The pair descended the Ouberg Pass into the Tankwa, and then navigated two prominent climbs: Dagbreek Pass and Swaarmoed, which really tested their staying power. Next up was the ‘Highway through Hell: a dead-straight 60km stretch of road from Tankwa Padstal to the base of the climb.
“As I headed out of Ceres towards the Bainskloof Pass I had a car pull up beside me with a chap shouting encouragement and indicating that I should pull over because he had some Coke and ice for me. It turned out that it was an old air force mate that I had not seen for years. I thanked him for the kind support but explained that I could not accept any outside assistance. The interaction was a real morale booster, however.
“Lazarus and I worked our way over the 25km Bainskloof Pass and down to the Doolhof Wine Estate to finish the Munga at 5:30pm. I had done it… I had cycled from 4:30pm the day before without sleeping and I had conquered the Munga!
“What an incredible feeling it was to cross the line and have my daughter Kayleigh and her boyfriend Rassie and sister Tracy waiting for me. I thank all my family especially my wife Chantal and all my supporters for the massive encouragement they gave me.”
Apart from the R44 000 raised for Thembalami, Duram Paints offered to paint any areas in the care centre that need a touch up and Build it Bedfordview will donate supplies for the centre’s vegetable garden. The bulk of the money donated was through the BackaBuddy platform, with Sean’s employer, DHL Global Forwarding, contributing R20 000.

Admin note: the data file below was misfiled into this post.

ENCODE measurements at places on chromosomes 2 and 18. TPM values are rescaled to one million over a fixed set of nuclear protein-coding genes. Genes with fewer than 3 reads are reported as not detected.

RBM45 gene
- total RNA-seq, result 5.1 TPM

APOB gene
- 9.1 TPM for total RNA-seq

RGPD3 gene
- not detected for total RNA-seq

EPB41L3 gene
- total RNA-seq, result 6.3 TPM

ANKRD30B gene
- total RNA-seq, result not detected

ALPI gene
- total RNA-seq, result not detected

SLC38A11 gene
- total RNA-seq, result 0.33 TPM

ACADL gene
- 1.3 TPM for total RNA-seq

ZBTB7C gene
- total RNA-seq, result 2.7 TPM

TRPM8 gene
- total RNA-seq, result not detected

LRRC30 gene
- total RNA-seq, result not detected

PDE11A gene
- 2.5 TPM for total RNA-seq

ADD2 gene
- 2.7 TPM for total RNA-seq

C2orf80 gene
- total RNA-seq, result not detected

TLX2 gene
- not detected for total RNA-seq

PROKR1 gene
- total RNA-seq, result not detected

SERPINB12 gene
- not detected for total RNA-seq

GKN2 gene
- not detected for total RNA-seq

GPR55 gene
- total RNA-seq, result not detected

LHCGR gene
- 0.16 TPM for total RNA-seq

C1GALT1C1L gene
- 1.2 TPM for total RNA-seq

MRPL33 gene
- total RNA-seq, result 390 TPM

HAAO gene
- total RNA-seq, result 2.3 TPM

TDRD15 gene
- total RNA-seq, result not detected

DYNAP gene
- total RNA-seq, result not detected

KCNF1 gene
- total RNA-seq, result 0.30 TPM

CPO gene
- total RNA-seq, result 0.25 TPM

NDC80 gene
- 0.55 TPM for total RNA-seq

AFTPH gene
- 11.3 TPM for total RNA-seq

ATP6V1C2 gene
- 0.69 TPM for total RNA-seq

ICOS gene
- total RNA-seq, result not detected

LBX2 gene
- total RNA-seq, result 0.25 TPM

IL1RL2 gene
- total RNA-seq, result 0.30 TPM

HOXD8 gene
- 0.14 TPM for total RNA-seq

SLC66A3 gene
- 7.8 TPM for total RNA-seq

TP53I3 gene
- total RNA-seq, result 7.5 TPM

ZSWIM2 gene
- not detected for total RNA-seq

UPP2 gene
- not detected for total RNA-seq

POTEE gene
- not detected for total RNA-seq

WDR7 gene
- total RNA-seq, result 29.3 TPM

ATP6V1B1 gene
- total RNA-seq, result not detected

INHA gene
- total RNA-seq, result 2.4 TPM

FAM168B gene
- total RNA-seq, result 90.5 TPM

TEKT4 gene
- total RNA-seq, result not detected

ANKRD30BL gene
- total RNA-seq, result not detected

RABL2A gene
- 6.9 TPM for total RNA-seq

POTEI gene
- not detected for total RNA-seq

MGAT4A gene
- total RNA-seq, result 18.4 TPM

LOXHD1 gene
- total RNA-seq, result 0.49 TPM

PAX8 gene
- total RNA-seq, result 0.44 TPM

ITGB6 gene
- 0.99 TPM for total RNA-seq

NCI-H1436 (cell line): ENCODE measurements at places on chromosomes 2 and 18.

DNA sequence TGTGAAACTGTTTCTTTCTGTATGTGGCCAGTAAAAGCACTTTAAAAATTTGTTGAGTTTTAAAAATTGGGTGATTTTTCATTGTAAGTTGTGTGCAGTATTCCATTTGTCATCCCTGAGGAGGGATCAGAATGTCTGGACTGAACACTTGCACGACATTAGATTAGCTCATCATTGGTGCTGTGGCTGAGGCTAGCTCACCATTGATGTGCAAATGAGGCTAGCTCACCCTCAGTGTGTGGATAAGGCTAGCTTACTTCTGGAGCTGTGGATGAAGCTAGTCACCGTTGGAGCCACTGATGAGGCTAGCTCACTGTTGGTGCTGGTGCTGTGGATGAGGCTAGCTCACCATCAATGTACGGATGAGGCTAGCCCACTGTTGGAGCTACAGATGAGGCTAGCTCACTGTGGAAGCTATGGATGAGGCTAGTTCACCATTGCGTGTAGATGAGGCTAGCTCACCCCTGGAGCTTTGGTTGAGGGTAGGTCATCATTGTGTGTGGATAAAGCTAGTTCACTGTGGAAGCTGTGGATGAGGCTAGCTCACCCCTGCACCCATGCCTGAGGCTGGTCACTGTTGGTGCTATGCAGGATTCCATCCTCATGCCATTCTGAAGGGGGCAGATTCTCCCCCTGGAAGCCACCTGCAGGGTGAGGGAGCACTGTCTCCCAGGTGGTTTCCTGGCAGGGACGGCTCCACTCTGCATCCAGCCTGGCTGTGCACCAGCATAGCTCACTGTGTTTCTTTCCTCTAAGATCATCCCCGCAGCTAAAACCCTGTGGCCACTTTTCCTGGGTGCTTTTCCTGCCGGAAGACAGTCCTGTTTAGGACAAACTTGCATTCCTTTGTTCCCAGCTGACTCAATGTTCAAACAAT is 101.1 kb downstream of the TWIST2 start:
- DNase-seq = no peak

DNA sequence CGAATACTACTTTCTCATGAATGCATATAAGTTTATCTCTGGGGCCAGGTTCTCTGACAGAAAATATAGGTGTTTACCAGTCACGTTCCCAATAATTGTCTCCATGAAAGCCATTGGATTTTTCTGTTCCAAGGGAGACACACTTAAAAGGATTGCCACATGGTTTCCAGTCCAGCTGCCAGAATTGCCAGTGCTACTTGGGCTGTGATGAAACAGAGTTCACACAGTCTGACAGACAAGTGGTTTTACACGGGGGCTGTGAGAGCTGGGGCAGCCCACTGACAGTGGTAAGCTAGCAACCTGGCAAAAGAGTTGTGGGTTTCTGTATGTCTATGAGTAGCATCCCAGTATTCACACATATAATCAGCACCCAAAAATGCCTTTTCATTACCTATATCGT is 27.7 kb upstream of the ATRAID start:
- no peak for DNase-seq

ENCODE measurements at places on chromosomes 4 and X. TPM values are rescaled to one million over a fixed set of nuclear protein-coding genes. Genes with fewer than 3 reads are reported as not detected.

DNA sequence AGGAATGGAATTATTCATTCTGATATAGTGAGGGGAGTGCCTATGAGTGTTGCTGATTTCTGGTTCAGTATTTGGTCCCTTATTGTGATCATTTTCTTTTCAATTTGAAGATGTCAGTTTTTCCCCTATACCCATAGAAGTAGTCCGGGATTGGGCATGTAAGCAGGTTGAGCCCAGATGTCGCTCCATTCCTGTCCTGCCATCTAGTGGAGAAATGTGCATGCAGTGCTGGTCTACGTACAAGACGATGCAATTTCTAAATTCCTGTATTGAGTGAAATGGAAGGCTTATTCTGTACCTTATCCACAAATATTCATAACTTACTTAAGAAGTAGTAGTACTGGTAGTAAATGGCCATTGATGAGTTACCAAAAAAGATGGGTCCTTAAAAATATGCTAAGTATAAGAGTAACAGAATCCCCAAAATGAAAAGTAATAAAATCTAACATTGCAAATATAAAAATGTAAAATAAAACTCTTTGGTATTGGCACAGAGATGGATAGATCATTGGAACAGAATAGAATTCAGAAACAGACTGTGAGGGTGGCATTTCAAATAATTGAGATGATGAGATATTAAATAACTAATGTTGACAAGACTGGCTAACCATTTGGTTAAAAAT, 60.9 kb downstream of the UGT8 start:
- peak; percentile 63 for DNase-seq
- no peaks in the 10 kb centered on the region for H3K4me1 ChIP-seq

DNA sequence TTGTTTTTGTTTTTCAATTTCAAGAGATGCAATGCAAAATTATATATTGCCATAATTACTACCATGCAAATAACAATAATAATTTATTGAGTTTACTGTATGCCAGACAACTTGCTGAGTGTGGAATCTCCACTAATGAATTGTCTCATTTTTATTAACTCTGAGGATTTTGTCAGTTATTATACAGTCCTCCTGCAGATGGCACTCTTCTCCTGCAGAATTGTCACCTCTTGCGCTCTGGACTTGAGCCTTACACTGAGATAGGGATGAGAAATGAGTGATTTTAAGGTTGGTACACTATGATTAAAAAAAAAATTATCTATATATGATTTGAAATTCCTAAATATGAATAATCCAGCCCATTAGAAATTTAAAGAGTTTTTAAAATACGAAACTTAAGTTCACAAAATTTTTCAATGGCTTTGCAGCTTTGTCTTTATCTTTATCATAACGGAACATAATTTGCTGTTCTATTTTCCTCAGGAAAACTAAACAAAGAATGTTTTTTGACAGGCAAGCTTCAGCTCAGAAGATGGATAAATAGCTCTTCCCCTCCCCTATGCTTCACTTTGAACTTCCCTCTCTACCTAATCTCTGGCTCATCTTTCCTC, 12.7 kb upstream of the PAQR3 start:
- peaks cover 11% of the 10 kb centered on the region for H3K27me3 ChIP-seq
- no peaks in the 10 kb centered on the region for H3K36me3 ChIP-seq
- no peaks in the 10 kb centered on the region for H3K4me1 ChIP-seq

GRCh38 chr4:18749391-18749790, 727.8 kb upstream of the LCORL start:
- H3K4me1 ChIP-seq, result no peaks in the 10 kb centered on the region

For further information on Thembalami, visit the website www.randaid.co.za
Navigational errors cost Sean extra kilometres. Instead of 1 076km, he did 1 113km in 101.30 hours.
Max temp: 42 degrees.
Min temp: 6 degrees.
Weight at start: 64.5kgs.
Weight at finish: 63.5kgs.
Fluid: Water only.
Supplements: Keto Fast Fit, an exogeneous ketone supplement (average of three servings per day).
Food: Sean tried to eat only ‘real’ food with no sugar or wheat products, including fruit and veg, meat, eggs and dairy where he could source them. He took along a store of macadamias, almonds and biltong.
Will he do it again ? : Ask me in a years’ time!